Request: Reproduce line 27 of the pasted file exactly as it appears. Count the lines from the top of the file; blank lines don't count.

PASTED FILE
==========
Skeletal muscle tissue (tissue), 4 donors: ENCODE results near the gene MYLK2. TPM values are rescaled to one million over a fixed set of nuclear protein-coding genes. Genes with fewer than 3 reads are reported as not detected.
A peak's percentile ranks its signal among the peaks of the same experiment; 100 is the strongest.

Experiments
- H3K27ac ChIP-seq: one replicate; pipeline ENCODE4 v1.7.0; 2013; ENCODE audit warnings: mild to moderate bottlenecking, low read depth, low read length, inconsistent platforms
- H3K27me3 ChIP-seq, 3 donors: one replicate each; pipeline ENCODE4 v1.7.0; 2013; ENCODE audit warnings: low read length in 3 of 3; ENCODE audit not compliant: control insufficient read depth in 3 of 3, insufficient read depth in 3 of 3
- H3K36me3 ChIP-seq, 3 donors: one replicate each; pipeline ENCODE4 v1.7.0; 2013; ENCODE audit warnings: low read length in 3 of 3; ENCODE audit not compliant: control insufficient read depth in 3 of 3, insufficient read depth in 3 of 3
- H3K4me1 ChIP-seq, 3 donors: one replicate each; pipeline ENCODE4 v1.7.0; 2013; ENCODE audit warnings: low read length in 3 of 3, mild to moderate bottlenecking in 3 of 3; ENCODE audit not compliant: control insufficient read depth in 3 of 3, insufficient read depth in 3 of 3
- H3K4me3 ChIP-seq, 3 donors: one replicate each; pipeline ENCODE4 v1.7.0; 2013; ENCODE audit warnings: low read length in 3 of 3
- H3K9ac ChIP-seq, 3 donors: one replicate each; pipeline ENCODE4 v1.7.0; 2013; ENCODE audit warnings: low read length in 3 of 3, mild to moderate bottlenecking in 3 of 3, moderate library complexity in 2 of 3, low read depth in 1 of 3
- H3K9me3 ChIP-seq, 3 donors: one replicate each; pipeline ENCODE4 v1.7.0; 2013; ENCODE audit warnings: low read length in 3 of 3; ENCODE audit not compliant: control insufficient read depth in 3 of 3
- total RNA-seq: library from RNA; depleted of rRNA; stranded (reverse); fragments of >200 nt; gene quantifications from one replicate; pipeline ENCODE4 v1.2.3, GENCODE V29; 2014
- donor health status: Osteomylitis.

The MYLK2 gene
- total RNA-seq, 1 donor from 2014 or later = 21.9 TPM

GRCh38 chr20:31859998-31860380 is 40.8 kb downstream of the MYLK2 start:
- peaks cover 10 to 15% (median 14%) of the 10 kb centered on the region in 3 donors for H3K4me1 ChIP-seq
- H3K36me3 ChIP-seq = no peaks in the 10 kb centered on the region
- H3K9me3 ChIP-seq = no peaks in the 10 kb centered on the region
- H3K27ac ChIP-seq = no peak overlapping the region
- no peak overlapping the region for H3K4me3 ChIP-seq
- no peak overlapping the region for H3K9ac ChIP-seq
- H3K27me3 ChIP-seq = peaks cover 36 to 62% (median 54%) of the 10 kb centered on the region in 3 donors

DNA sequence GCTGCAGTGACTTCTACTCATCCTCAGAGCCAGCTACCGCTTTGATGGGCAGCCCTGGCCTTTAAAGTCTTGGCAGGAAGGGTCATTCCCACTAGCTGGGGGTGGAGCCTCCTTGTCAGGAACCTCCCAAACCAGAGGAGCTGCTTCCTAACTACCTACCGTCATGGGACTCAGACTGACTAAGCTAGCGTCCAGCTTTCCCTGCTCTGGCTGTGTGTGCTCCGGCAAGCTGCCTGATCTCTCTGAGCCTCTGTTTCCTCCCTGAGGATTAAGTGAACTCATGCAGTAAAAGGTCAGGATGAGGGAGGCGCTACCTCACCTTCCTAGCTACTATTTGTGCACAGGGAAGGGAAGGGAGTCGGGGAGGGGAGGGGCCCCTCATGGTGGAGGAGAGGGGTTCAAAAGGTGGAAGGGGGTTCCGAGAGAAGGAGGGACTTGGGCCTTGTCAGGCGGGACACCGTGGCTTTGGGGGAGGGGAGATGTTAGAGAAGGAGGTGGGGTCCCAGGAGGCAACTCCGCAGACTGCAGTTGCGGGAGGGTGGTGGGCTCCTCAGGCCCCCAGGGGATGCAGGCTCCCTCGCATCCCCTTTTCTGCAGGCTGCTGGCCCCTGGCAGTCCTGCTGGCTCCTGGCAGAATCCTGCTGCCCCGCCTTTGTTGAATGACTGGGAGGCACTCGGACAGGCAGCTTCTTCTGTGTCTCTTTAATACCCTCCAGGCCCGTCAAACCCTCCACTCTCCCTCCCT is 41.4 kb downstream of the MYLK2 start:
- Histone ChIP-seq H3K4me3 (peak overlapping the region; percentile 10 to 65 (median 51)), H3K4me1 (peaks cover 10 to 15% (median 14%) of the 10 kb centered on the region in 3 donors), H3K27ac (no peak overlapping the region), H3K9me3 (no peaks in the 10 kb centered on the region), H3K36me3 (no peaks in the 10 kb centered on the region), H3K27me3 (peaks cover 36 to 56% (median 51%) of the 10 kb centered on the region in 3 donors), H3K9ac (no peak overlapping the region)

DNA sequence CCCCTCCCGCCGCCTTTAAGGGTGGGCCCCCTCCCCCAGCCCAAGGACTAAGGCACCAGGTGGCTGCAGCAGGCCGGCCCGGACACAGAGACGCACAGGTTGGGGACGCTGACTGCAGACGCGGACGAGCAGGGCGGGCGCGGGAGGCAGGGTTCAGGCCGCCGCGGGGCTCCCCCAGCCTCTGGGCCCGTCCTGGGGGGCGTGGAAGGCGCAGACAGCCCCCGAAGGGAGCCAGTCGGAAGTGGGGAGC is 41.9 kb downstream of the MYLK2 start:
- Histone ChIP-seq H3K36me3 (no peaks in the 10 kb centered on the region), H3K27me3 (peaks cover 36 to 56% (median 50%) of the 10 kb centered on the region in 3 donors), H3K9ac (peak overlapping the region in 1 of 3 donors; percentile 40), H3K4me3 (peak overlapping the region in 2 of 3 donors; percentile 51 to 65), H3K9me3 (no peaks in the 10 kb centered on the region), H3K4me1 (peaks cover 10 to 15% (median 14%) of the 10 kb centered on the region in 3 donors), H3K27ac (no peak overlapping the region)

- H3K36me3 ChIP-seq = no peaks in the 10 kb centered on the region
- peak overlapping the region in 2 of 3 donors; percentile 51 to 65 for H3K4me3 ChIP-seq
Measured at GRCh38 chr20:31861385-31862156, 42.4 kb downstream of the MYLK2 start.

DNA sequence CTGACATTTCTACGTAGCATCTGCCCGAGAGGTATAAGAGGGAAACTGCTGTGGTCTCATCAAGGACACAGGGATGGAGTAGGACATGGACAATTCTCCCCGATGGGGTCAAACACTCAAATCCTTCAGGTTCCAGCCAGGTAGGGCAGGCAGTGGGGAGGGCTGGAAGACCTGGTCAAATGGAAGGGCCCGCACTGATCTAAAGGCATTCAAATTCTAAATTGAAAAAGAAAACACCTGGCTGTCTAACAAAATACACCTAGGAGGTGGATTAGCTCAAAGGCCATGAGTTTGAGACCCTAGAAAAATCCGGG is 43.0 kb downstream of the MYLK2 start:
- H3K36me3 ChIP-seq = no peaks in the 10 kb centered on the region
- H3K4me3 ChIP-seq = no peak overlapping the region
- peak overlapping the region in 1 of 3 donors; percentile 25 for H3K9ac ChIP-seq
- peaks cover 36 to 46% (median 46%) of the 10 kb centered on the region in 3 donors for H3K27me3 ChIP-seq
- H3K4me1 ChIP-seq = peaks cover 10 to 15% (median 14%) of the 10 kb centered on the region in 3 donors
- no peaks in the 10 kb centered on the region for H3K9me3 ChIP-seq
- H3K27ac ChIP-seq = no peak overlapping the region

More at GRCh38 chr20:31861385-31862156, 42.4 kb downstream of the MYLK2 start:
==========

- H3K36me3 ChIP-seq = no peaks in the 10 kb centered on the region